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It can be emotional and stressful to see your loved one in pain or discomfort, but ganging up on doctors, nurses and aids is the wrong approach. Try practicing some of these 24 tips for calming down and controlling anger. Then give the staff a break: “It’s better to allow them to do their work, and then ask questions,” says Barbara Bergin, MD, board certified orthopedic surgeon. “Perhaps designate a spokesperson for the patient and family, if you have a lot of visitors and the patient is unable or unwilling to speak for themselves. It’s always nice when a doctor or a nurse wants to spend a little more time in your room, just because they want to. If everyone in the room is hammering them with questions, and speaking aggressively to them, it’s just human nature to only spend the necessary amount of time in the room.”
Eat from the patient’s food tray
If your loved one doesn’t finish their meal, you may feel you are saving it from being thrown away by eating it yourself. Don’t: This could mislead staff who may be trying to monitor the patient’s input versus their bowel/bathroom output. “It may look like the patient is eating well when they are not,” warns Renault. “The doctor may assume the patient is getting proper nutrition when they are not.” Here are the superfoods every woman needs in her diet.
Get overly emotional
If you’re concerned you won’t be able to contain your emotions when speaking to your loved one, practice these steps for controlling your worry, and bring support when you visit. “Have a friend sit outside of the patient’s room, and if you become overly emotional, tell the patient that you need to step out of the room,” suggests Cummins. “Do this in a calm manner and walk out to find your support, and process the difficulty of seeing your loved one in this situation out of view and earshot. Someone who is hospitalized is already experiencing enough stress and they do not need added stressors.”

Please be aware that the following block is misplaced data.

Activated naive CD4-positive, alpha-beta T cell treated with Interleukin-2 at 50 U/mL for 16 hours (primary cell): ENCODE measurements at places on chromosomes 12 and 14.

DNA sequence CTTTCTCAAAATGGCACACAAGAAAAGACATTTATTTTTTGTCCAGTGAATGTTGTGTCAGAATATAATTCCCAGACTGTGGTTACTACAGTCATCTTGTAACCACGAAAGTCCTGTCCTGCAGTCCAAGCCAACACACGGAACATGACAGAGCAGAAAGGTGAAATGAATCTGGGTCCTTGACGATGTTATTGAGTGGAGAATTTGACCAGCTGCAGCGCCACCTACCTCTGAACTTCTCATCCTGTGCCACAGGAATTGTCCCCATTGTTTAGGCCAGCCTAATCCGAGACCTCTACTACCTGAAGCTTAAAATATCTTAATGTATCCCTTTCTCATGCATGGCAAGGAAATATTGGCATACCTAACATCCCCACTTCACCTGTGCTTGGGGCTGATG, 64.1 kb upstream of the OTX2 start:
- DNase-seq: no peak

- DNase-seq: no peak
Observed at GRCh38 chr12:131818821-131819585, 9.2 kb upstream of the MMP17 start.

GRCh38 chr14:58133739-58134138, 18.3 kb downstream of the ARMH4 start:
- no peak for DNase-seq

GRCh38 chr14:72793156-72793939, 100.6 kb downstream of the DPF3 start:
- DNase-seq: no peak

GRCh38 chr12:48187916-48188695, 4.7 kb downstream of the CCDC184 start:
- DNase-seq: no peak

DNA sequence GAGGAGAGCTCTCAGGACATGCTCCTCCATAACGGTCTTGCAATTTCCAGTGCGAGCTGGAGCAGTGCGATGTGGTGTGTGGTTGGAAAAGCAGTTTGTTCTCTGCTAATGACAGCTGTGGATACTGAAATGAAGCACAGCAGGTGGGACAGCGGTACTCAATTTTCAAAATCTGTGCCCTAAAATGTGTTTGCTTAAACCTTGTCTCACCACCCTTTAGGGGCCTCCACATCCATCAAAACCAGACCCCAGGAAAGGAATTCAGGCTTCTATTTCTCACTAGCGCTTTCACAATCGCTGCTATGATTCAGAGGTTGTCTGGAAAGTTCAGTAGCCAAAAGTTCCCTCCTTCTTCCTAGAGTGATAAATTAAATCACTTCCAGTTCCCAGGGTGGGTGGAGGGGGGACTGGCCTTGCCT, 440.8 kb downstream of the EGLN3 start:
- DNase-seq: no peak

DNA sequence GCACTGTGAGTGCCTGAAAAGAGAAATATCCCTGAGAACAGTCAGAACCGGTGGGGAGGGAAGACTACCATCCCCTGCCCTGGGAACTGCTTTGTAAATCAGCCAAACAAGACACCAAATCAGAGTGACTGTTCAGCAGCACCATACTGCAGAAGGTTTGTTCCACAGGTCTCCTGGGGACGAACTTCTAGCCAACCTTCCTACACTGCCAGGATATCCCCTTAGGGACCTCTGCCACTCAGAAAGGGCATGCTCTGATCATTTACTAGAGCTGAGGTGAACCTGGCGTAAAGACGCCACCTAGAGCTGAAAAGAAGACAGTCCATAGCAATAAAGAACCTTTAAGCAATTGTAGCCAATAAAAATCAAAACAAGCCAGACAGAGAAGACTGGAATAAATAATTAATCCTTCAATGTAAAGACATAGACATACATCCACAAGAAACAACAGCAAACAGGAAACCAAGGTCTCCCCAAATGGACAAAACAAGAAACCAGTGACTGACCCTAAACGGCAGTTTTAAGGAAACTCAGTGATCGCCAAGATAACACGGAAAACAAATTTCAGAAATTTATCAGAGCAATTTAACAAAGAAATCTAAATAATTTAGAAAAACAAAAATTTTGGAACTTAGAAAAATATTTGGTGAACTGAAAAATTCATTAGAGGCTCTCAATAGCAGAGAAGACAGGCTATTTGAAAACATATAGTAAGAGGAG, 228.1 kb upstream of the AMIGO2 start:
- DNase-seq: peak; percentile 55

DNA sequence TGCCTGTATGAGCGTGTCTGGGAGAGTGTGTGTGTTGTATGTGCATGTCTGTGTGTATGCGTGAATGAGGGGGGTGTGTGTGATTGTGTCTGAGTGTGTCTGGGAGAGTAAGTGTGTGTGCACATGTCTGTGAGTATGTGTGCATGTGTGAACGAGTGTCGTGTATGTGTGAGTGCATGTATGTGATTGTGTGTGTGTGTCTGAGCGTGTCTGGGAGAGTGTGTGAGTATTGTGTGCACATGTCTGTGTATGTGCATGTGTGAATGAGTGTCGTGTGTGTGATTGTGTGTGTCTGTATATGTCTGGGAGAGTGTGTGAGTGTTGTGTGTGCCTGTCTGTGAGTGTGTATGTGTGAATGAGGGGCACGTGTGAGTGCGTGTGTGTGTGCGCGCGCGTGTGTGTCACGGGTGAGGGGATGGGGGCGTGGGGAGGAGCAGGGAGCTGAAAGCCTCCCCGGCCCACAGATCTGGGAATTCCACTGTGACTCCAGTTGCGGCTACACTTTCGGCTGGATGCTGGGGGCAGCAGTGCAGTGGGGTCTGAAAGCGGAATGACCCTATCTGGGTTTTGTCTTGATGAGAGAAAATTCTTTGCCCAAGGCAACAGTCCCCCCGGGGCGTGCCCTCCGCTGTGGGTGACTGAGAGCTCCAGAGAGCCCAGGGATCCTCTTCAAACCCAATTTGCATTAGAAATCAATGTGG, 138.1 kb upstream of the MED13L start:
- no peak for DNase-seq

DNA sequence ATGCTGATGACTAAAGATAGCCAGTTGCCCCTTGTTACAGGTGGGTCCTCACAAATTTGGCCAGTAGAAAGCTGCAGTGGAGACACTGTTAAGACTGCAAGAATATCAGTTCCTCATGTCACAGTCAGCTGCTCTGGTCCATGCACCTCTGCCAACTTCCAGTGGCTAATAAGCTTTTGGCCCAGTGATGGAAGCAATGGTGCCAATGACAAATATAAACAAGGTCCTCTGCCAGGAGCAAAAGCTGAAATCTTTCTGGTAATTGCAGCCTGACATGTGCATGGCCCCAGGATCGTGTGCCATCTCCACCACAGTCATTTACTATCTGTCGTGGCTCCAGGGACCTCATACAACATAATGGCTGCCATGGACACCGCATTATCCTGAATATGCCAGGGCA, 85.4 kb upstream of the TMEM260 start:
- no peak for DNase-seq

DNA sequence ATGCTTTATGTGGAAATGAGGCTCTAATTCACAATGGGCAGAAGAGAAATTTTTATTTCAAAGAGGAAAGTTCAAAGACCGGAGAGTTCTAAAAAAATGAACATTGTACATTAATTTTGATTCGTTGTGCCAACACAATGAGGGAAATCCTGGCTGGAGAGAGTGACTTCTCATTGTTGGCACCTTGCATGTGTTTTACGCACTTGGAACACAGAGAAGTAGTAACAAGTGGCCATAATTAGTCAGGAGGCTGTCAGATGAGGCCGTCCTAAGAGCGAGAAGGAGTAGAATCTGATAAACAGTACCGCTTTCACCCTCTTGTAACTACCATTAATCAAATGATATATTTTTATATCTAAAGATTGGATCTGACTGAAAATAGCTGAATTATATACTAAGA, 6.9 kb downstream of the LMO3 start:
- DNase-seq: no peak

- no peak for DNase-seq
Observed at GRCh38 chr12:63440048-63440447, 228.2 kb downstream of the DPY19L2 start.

Disrespect the roommate
Not all patients are lucky enough to have a room of their own. “If you are visiting a loved one, please be respectful of roommates,” says family physician Jennifer Caudle, DO, assistant professor at Rowan University School of Osteopathic Medicine. “Keep the noise down, be considerate and remember that the roommate is a patient too.” It’s important to keep noise down in general in a hospital. “When you are sick, all you want to do is rest,” says Lee.
Overstay your welcome
Knowing they have support is important for hospitalized loved ones—but there can easily be too much of a good thing. “Patients are usually woken up every few hours to have their vitals taken and run tests,” says Lee. “The time that they have to rest is crucial to their recovery. Keep your visiting time and group members to a minimum.” You might even want to pass on these secrets to better sleep.